John DeGarmo keeps busy as a father to six children.
He's also been a foster parent to dozens of other children, which brought the impact of the opioid crisis right into his home. Several of his foster kids were born addicted, including three children he adopted.
"They suffer with challenges in focusing, with reading, with learning skills with mood swings," DeGarmo said. "You know, it really affects the whole child."
Anita, who did not give her last name for privacy reasons, is another parent dealing with the aftereffects opioids have on children in the foster care system.
"My oldest came with a lot of issues," the foster parent said. "He slept of the floor for the longest time, would not sleep in a bed, no matter what I tried."
According to the latest figures, one in three children now enter foster care because of their parents' drug abuse.
The number of children in foster care has jumped for the fifth consecutive year, fueled by the opioid epidemic. And foster care advocates across the country say there's not enough foster parents.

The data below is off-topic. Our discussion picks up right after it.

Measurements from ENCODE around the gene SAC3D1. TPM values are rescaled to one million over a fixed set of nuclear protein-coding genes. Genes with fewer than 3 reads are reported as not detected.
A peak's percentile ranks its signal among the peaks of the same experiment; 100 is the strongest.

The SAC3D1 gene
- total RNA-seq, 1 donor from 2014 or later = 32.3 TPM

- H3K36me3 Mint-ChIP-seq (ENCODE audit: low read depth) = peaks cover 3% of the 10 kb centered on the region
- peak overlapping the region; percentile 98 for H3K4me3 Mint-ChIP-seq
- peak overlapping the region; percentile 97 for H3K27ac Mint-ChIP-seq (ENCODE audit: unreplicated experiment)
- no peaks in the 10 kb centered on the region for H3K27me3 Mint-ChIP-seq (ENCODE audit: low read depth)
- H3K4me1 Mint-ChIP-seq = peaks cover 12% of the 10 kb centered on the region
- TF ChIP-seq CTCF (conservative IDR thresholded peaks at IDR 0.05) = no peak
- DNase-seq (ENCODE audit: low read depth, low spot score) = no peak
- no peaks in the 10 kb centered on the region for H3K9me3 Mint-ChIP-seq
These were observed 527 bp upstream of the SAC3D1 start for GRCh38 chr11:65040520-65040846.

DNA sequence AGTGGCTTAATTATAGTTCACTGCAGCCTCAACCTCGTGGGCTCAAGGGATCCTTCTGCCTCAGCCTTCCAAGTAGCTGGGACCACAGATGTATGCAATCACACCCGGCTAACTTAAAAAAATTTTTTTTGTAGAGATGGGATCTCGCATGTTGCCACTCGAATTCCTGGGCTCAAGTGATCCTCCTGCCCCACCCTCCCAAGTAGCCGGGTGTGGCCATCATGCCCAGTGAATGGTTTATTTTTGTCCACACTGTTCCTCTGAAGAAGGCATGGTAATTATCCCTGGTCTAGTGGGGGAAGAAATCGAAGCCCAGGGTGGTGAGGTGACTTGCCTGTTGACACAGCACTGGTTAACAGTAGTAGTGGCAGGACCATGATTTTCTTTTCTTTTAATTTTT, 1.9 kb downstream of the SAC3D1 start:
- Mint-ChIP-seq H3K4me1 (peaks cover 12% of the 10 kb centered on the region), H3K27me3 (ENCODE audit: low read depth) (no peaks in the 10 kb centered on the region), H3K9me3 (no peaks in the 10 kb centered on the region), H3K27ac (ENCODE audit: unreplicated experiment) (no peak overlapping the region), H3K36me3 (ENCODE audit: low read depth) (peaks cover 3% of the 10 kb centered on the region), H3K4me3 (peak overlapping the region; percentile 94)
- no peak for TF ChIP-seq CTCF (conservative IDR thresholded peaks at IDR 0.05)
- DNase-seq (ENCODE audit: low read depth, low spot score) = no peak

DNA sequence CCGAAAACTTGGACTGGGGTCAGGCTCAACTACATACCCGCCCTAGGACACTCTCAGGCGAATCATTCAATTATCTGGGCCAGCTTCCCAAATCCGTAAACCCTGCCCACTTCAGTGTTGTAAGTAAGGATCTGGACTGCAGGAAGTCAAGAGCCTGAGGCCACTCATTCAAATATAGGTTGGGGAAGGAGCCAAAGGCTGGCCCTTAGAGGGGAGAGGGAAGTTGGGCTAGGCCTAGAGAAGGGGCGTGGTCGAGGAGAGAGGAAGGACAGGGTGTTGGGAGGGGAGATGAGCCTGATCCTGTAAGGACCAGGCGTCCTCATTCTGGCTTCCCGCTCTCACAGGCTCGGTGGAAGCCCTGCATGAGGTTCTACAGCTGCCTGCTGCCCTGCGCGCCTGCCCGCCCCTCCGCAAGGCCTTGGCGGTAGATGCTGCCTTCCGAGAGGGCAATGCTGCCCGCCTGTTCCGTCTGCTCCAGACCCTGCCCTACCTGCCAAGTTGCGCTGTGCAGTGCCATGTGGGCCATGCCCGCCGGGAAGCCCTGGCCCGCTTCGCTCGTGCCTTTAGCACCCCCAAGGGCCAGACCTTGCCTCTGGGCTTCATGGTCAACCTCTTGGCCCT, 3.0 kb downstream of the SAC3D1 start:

The problem is such an issue it got the attention of congress.
Lawmakers passed a federal law last year that prioritizes keeping families together by putting more money toward drug abuse treatment and mental health counseling for struggling parents.
DeGarmo says it's needed help.
"The parents don't know how to handle their own addictions," he said. "As a result, they're caring more for themselves, they're focused more on their own struggles with the drugs and their children are being neglected."
The new law will allow states to being using federal funds starting in October.